The state of Texas faces an embarrassing predicament. A report criticizing the evidence that led to the execution of a Corsicana man was supposed to be presented today in front of a state panel in Las Colinas. But last minute changes by the governor cancelled the hearing.
The report could ultimately force Texas to be the first state in the nation to admit it executed an innocent man.
Cameron Todd Willingham was put to death for setting fire to his Corsicana home in 1991. The fire killed his three little girls.
Five years after he died from lethal injection, Willingham's execution is receiving national attention. At the KRLD studios in Dallas former death row inmate Kerry Cook took to the airwaves Friday, demanding that the state fess up.
"I think it's a mistake. I think it's going to backfire. I believe the state of Texas and its people do care about the execution of an innocent person. I'm glad to see this controversy."
Cook was released from death row in 1997 after the evidence that convicted him of rape and murder was discredited. He's now part of a growing movement that believes Texas must right a terrible wrong.
"We should be able to have the same logic and reasoning and courage and integrity to acknowledge that we made a mistake."
The controversy elevated this week after Governor Rick Perry abruptly removed three members from the Texas Forensic Science Commission.
The commission was supposed to discuss the findings of a report by Dr. Craig Beyler; one of the nation's top arson experts. Dr. Beyler was hired by the commission and was scheduled to appear Friday before the panel in Las Colinas.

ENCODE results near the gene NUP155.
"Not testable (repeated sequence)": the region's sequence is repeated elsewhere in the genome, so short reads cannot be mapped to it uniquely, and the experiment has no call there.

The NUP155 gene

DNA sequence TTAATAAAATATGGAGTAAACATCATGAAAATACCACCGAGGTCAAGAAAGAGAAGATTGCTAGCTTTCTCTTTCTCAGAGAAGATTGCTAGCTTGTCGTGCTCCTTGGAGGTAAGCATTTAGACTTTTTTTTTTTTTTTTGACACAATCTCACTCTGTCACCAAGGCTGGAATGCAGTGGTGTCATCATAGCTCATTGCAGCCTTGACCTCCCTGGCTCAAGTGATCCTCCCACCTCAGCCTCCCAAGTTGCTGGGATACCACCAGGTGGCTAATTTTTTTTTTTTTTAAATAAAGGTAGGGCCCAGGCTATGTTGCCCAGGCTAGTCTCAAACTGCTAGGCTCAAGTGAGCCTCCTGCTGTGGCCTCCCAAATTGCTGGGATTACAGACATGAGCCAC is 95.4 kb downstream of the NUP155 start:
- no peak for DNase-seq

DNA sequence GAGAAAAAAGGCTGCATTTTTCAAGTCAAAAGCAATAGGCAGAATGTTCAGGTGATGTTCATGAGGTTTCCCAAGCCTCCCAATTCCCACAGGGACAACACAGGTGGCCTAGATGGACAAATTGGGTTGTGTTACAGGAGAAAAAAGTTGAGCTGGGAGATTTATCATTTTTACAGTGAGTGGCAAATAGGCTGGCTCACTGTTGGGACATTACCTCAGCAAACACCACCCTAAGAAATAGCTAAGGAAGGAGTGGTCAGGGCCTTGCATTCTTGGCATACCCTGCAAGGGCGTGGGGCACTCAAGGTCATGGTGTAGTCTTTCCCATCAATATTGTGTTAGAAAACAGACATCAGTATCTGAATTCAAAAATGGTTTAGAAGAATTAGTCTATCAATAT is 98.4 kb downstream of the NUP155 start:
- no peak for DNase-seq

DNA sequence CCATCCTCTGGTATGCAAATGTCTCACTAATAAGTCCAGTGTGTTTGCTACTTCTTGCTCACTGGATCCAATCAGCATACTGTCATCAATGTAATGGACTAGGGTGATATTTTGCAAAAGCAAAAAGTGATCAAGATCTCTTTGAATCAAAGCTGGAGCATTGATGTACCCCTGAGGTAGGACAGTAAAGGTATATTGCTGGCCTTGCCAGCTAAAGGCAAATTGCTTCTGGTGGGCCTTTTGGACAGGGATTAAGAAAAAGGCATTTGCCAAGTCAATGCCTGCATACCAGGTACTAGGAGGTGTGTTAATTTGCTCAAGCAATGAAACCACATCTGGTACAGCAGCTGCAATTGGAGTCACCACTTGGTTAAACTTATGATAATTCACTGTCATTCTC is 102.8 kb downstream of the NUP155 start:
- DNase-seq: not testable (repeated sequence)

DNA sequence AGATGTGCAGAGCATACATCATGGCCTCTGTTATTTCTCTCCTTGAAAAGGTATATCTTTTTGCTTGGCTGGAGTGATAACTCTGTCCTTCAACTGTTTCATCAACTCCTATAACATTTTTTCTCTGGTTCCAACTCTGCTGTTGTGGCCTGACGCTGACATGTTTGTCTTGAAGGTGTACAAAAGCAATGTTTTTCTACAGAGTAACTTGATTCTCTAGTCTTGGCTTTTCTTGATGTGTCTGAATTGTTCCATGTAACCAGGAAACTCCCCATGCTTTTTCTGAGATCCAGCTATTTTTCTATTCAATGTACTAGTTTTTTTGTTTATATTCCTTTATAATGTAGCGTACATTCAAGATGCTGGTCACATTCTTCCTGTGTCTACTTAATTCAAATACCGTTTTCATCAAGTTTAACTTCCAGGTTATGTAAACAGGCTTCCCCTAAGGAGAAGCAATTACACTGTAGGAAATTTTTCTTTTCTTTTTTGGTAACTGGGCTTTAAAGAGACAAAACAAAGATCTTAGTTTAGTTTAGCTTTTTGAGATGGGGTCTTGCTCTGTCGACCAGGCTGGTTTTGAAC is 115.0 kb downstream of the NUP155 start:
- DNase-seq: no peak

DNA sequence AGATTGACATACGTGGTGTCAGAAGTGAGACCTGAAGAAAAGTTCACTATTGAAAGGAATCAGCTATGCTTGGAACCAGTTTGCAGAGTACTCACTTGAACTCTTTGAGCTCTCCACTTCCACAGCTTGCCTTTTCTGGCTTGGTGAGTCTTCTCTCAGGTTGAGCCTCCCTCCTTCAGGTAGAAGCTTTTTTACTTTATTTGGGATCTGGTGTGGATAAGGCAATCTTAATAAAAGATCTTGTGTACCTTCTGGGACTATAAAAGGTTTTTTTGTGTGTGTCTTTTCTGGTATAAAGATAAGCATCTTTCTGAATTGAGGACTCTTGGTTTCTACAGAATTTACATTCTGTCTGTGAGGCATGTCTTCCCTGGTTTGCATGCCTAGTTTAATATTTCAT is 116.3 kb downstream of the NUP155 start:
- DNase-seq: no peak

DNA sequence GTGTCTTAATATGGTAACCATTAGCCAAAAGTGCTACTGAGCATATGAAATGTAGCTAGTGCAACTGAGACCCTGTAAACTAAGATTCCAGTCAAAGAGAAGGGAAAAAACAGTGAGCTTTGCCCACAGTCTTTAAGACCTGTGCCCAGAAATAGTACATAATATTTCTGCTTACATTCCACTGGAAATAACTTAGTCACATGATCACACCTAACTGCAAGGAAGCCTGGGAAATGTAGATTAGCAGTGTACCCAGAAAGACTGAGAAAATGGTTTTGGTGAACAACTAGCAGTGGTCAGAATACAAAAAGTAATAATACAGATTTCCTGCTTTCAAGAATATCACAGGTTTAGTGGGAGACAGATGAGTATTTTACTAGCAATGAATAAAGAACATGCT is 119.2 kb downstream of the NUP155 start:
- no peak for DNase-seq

The report is highly critical of the arson investigation in the Willingham case. It concluded that the evidence lacked scientific backing. Dr. Beyler's report could be quite damning to Governor Perry since he was in office in 2004 when Willingham was put to death.
Aliece watts is a forensic scientist from burleson and was one of the three people removed from the commission.
"I'm very frustrated and upset as well… I believe this was political. I think it was a tactic by the governor to delay the release of this report and to delay this investigation."
Governor Perry says replacing the board members is standard practice when their terms are nearly up. His new choice to head the commission is Williamson County DA John Bradley, who has promised to "Let the facts lead us to wherever they do."
Source(Texas Moratorium Network's Notes)